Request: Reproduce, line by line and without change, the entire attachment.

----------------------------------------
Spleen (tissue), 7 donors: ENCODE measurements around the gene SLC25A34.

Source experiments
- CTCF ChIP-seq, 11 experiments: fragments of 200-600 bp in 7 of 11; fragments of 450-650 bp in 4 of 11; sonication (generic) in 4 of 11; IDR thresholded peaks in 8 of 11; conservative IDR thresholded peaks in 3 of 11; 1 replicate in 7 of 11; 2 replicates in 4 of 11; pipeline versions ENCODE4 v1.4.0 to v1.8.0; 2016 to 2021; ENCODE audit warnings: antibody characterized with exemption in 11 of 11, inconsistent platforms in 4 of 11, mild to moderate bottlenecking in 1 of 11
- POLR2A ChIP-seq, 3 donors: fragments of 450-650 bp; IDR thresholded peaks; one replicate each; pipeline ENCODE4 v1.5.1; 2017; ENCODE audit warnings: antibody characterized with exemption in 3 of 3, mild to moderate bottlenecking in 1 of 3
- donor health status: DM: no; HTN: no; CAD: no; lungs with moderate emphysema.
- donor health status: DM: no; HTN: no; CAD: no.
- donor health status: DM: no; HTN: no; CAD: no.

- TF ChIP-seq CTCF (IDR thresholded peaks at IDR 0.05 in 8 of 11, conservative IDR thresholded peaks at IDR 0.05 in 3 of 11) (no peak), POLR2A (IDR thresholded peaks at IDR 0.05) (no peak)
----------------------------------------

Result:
Spleen (tissue), 7 donors: ENCODE measurements around the gene SLC25A34.

Source experiments
- CTCF ChIP-seq, 11 experiments: fragments of 200-600 bp in 7 of 11; fragments of 450-650 bp in 4 of 11; sonication (generic) in 4 of 11; IDR thresholded peaks in 8 of 11; conservative IDR thresholded peaks in 3 of 11; 1 replicate in 7 of 11; 2 replicates in 4 of 11; pipeline versions ENCODE4 v1.4.0 to v1.8.0; 2016 to 2021; ENCODE audit warnings: antibody characterized with exemption in 11 of 11, inconsistent platforms in 4 of 11, mild to moderate bottlenecking in 1 of 11
- POLR2A ChIP-seq, 3 donors: fragments of 450-650 bp; IDR thresholded peaks; one replicate each; pipeline ENCODE4 v1.5.1; 2017; ENCODE audit warnings: antibody characterized with exemption in 3 of 3, mild to moderate bottlenecking in 1 of 3
- donor health status: DM: no; HTN: no; CAD: no; lungs with moderate emphysema.
- donor health status: DM: no; HTN: no; CAD: no.
- donor health status: DM: no; HTN: no; CAD: no.

- TF ChIP-seq CTCF (IDR thresholded peaks at IDR 0.05 in 8 of 11, conservative IDR thresholded peaks at IDR 0.05 in 3 of 11) (no peak), POLR2A (IDR thresholded peaks at IDR 0.05) (no peak)